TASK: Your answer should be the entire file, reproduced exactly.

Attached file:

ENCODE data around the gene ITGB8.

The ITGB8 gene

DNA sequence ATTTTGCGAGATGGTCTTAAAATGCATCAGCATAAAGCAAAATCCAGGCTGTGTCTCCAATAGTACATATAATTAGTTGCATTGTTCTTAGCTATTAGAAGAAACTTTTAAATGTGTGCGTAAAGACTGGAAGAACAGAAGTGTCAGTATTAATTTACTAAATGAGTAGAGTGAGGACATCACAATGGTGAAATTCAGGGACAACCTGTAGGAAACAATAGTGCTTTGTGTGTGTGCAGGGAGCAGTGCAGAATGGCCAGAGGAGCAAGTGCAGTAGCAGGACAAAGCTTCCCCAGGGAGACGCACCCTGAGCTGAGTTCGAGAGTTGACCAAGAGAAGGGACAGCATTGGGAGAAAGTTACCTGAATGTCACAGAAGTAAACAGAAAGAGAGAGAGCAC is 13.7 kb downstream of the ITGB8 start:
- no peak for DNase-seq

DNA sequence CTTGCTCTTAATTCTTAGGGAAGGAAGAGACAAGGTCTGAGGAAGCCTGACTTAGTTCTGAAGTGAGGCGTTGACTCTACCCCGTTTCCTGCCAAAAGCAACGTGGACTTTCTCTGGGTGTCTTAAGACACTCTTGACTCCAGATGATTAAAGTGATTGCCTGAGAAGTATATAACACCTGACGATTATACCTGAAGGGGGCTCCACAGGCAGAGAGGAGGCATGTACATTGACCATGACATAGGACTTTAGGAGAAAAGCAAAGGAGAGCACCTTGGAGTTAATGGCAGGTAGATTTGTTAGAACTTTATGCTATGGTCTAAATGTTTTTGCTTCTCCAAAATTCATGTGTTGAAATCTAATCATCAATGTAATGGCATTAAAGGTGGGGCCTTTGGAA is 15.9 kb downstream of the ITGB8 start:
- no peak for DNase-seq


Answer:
ENCODE data around the gene ITGB8.

The ITGB8 gene

DNA sequence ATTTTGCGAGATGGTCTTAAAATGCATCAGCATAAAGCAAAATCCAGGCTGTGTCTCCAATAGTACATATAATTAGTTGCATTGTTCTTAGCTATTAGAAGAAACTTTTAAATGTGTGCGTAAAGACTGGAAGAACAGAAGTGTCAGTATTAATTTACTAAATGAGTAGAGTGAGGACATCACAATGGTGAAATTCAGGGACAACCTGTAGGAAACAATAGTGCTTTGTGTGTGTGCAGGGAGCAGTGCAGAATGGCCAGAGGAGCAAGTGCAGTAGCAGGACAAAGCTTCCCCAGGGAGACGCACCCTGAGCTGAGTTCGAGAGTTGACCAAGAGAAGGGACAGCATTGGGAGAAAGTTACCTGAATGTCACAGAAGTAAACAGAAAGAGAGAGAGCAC is 13.7 kb downstream of the ITGB8 start:
- no peak for DNase-seq

DNA sequence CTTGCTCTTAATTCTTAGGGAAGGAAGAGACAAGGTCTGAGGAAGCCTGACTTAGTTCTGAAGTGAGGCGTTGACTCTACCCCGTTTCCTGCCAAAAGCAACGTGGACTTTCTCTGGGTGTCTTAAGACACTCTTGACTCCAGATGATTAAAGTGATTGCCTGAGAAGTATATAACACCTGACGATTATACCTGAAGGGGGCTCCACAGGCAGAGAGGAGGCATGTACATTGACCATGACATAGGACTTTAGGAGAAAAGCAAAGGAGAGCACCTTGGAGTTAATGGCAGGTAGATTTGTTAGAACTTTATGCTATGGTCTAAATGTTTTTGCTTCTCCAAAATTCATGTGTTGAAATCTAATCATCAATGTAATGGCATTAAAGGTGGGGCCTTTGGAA is 15.9 kb downstream of the ITGB8 start:
- no peak for DNase-seq